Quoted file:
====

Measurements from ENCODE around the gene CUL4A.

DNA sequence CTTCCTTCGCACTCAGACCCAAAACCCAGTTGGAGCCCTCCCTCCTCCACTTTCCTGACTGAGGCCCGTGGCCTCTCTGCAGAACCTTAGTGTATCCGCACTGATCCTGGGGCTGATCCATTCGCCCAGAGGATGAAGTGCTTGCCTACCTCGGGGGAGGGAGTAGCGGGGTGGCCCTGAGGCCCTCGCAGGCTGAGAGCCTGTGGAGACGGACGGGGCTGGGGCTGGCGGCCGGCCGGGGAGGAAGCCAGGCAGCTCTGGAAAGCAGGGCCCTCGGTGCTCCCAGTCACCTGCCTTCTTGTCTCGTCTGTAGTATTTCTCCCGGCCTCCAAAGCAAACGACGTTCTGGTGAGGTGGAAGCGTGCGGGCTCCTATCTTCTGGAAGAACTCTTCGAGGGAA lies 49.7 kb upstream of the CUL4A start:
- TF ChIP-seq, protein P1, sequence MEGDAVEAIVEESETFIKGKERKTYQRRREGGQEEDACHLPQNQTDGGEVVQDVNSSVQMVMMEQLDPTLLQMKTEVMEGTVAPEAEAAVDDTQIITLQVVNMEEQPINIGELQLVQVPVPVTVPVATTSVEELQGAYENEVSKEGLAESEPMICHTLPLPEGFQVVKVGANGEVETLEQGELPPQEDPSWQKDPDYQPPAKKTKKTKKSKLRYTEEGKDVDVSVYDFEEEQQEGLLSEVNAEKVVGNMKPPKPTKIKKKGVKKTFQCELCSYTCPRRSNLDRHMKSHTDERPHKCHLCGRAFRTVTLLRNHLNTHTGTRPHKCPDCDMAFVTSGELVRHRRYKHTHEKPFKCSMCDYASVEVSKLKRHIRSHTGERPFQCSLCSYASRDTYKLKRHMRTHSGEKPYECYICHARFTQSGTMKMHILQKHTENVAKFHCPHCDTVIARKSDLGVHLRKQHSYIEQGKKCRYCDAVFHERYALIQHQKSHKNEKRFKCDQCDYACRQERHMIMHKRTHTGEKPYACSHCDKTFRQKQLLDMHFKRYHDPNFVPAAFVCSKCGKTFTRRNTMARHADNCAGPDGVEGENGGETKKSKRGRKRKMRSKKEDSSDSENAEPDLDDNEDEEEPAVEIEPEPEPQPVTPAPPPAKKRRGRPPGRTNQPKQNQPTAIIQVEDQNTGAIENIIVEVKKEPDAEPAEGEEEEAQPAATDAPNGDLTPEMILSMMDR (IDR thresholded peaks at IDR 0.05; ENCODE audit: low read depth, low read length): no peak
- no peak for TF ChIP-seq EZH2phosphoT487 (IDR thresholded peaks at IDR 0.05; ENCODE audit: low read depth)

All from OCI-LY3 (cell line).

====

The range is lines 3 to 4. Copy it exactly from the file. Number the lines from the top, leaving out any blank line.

- TF ChIP-seq, protein P1, sequence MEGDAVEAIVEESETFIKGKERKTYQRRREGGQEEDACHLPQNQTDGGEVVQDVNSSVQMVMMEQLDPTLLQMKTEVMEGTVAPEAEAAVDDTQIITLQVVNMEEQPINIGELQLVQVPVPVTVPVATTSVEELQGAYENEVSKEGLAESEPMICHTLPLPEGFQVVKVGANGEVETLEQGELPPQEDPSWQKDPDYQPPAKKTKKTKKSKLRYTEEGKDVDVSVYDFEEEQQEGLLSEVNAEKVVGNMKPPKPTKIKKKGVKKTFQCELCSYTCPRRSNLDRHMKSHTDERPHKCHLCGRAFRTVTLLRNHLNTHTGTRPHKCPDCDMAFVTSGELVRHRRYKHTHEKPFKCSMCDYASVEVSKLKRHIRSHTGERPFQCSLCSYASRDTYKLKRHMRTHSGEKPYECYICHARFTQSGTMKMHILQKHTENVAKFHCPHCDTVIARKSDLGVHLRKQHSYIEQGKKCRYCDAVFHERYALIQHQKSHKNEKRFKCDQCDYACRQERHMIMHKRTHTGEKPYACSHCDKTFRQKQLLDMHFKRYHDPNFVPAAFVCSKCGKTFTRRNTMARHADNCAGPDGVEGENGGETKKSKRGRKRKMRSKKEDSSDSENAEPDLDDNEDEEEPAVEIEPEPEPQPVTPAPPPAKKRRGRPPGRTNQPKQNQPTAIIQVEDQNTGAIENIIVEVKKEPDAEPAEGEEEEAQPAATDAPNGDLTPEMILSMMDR (IDR thresholded peaks at IDR 0.05; ENCODE audit: low read depth, low read length): no peak
- no peak for TF ChIP-seq EZH2phosphoT487 (IDR thresholded peaks at IDR 0.05; ENCODE audit: low read depth)